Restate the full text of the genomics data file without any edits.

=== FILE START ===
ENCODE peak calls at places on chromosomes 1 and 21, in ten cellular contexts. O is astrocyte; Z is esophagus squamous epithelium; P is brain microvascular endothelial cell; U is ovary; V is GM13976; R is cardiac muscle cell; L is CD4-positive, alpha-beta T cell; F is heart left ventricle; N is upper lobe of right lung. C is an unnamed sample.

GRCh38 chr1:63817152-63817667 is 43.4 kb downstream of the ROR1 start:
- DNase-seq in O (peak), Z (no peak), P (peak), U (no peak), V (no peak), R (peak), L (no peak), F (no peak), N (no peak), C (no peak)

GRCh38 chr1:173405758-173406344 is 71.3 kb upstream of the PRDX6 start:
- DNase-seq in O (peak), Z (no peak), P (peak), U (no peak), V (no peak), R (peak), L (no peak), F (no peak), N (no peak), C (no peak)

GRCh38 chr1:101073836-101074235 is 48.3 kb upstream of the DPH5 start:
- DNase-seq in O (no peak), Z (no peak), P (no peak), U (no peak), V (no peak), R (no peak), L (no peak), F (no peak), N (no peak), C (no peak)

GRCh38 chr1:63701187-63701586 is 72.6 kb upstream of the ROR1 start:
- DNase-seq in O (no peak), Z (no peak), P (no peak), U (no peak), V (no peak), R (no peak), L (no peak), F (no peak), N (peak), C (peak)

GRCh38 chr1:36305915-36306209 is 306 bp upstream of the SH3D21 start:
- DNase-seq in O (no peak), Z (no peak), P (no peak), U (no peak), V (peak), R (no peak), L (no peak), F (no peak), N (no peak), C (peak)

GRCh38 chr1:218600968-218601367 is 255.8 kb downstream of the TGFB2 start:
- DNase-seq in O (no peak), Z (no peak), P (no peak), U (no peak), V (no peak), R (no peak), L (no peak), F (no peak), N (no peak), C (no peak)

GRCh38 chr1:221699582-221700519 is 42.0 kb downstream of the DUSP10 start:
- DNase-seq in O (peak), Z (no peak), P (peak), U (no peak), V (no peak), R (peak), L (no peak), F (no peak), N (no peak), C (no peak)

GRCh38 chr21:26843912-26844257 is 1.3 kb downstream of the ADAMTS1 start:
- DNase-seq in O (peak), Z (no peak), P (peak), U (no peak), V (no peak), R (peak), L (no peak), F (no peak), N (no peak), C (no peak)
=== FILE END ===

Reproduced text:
ENCODE peak calls at places on chromosomes 1 and 21, in ten cellular contexts. O is astrocyte; Z is esophagus squamous epithelium; P is brain microvascular endothelial cell; U is ovary; V is GM13976; R is cardiac muscle cell; L is CD4-positive, alpha-beta T cell; F is heart left ventricle; N is upper lobe of right lung. C is an unnamed sample.

GRCh38 chr1:63817152-63817667 is 43.4 kb downstream of the ROR1 start:
- DNase-seq in O (peak), Z (no peak), P (peak), U (no peak), V (no peak), R (peak), L (no peak), F (no peak), N (no peak), C (no peak)

GRCh38 chr1:173405758-173406344 is 71.3 kb upstream of the PRDX6 start:
- DNase-seq in O (peak), Z (no peak), P (peak), U (no peak), V (no peak), R (peak), L (no peak), F (no peak), N (no peak), C (no peak)

GRCh38 chr1:101073836-101074235 is 48.3 kb upstream of the DPH5 start:
- DNase-seq in O (no peak), Z (no peak), P (no peak), U (no peak), V (no peak), R (no peak), L (no peak), F (no peak), N (no peak), C (no peak)

GRCh38 chr1:63701187-63701586 is 72.6 kb upstream of the ROR1 start:
- DNase-seq in O (no peak), Z (no peak), P (no peak), U (no peak), V (no peak), R (no peak), L (no peak), F (no peak), N (peak), C (peak)

GRCh38 chr1:36305915-36306209 is 306 bp upstream of the SH3D21 start:
- DNase-seq in O (no peak), Z (no peak), P (no peak), U (no peak), V (peak), R (no peak), L (no peak), F (no peak), N (no peak), C (peak)

GRCh38 chr1:218600968-218601367 is 255.8 kb downstream of the TGFB2 start:
- DNase-seq in O (no peak), Z (no peak), P (no peak), U (no peak), V (no peak), R (no peak), L (no peak), F (no peak), N (no peak), C (no peak)

GRCh38 chr1:221699582-221700519 is 42.0 kb downstream of the DUSP10 start:
- DNase-seq in O (peak), Z (no peak), P (peak), U (no peak), V (no peak), R (peak), L (no peak), F (no peak), N (no peak), C (no peak)

GRCh38 chr21:26843912-26844257 is 1.3 kb downstream of the ADAMTS1 start:
- DNase-seq in O (peak), Z (no peak), P (peak), U (no peak), V (no peak), R (peak), L (no peak), F (no peak), N (no peak), C (no peak)